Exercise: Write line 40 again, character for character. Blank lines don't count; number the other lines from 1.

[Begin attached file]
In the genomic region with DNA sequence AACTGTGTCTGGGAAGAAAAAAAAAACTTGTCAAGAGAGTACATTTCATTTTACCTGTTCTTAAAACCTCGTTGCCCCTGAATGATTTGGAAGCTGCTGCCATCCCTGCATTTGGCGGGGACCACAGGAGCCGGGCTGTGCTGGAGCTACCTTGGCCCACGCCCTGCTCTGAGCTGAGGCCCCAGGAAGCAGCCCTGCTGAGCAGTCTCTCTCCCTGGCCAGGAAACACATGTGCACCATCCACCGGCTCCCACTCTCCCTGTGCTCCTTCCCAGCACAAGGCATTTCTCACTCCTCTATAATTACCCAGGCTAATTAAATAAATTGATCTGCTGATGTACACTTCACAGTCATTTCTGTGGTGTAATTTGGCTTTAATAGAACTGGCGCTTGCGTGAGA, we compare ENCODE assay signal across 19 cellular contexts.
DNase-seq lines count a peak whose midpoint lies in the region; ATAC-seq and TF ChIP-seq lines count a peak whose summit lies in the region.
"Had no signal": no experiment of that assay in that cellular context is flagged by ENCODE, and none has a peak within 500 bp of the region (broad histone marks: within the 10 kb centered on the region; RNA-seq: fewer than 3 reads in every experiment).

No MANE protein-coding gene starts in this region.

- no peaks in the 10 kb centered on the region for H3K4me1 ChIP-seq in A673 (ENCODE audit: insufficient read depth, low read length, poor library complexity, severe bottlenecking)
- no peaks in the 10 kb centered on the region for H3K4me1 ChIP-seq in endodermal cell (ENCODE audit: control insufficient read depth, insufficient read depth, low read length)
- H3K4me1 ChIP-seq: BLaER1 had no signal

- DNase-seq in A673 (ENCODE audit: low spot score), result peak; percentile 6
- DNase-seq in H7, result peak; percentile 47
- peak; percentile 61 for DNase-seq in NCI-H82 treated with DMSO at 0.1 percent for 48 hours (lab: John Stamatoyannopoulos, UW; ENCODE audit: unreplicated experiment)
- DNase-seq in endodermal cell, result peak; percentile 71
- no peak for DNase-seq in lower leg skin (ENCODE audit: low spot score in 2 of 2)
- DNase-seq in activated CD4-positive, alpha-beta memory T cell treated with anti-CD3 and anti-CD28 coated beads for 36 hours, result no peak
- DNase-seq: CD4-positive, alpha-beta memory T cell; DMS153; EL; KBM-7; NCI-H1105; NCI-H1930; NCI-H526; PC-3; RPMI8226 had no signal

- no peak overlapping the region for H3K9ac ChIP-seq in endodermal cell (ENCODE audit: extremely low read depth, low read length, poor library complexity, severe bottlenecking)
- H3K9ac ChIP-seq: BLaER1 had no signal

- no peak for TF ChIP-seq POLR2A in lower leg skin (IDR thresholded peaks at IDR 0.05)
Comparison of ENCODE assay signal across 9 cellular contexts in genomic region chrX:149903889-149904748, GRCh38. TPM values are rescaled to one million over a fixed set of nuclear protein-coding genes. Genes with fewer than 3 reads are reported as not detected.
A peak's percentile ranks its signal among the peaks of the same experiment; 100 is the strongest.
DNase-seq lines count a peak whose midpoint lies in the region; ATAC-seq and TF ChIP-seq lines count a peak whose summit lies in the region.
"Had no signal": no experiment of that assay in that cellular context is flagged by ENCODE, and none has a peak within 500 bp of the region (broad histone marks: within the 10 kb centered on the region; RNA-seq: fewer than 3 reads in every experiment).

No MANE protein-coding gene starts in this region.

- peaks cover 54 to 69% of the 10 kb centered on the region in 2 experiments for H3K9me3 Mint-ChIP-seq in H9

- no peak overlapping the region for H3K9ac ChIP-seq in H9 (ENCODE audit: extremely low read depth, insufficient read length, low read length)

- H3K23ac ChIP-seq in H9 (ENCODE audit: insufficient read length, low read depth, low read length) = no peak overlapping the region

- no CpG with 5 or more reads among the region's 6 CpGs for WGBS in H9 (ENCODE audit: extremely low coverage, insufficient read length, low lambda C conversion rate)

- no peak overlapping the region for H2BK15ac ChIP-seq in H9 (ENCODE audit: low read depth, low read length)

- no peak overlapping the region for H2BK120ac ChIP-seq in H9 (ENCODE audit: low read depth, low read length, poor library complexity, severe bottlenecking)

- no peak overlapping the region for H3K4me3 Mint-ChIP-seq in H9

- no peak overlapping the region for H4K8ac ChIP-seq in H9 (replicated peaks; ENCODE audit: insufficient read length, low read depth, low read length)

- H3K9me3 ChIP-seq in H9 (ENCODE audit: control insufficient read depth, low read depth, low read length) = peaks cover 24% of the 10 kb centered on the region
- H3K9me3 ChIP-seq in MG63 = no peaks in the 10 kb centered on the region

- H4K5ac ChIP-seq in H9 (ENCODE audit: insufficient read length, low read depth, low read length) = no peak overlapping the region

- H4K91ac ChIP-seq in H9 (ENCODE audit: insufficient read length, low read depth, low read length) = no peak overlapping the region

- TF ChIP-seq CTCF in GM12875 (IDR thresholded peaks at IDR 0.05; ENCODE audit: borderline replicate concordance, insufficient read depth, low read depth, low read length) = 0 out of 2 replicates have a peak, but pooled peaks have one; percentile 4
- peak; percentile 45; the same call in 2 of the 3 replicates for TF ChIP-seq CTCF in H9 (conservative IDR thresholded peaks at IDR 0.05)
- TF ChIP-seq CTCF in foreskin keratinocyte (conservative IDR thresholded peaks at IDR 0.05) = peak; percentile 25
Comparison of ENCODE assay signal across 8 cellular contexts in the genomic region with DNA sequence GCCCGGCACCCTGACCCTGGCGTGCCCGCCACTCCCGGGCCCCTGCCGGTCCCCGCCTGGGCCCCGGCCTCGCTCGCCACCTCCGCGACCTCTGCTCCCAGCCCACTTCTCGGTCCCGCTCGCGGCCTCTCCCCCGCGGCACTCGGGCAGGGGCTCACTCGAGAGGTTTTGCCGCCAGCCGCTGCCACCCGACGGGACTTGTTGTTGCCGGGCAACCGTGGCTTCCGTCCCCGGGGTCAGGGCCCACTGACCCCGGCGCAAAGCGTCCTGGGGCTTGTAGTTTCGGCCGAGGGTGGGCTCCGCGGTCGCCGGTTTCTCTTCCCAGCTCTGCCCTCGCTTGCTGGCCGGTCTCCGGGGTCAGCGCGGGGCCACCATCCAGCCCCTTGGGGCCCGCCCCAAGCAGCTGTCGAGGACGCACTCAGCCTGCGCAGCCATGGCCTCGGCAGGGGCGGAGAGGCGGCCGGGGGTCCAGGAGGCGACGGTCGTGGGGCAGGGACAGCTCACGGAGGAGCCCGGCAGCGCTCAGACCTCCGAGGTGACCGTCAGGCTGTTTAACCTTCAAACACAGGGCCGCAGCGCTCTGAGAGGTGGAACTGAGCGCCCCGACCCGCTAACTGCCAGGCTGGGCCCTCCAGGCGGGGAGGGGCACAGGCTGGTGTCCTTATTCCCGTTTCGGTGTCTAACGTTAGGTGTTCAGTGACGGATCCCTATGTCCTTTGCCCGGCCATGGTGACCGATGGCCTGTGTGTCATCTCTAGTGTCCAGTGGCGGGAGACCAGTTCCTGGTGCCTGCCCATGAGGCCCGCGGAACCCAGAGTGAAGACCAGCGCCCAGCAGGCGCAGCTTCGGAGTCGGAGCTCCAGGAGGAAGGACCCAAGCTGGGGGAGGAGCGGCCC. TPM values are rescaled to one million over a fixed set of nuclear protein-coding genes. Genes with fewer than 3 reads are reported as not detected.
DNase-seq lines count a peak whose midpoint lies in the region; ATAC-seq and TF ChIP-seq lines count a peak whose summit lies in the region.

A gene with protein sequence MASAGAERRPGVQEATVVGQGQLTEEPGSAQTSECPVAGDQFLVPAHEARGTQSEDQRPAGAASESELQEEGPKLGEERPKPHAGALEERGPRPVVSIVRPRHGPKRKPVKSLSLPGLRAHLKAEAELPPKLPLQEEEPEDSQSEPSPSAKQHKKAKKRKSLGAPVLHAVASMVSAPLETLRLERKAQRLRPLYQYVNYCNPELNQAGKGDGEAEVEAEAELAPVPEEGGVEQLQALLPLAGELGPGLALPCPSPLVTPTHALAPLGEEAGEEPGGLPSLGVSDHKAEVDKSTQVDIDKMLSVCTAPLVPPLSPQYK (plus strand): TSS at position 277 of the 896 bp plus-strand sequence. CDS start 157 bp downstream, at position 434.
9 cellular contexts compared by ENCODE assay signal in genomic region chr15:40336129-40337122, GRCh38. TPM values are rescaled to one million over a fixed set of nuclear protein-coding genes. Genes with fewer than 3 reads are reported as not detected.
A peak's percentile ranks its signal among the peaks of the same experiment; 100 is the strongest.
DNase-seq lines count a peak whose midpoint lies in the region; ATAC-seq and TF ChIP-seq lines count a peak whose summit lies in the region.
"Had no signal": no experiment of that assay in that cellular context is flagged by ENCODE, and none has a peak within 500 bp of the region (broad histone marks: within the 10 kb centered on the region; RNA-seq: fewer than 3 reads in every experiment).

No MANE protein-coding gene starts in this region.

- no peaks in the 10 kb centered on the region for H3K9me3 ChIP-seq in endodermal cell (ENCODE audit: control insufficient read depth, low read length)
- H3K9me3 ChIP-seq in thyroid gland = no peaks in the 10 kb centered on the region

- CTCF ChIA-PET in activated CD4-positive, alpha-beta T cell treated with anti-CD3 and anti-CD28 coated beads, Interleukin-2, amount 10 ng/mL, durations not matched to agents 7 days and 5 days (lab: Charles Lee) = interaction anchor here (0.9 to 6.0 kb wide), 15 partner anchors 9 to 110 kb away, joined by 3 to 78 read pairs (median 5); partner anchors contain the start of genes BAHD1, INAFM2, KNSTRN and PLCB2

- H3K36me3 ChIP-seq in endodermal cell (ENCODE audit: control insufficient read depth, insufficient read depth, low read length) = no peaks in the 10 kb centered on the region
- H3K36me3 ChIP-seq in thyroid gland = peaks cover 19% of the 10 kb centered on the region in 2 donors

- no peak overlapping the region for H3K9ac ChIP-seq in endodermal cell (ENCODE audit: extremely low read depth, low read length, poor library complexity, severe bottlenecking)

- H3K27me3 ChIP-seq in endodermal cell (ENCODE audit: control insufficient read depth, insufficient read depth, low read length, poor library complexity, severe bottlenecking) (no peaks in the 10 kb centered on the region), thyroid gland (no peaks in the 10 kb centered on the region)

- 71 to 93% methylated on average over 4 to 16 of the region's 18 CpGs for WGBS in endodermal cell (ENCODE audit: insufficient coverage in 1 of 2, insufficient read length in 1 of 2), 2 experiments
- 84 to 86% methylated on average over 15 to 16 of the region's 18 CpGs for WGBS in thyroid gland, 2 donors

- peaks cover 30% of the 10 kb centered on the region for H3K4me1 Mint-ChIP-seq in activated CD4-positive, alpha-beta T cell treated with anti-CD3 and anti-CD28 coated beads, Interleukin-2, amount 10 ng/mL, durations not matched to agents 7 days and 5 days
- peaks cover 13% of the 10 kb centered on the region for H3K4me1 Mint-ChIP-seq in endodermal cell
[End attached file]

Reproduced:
A gene with protein sequence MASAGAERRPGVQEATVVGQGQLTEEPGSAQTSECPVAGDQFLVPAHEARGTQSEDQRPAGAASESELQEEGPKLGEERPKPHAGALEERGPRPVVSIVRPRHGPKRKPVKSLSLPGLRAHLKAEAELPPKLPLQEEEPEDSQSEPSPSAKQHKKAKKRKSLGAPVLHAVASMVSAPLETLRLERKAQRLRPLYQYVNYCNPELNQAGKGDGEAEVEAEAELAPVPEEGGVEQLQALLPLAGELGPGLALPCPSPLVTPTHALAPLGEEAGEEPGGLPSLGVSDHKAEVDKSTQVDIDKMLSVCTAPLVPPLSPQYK (plus strand): TSS at position 277 of the 896 bp plus-strand sequence. CDS start 157 bp downstream, at position 434.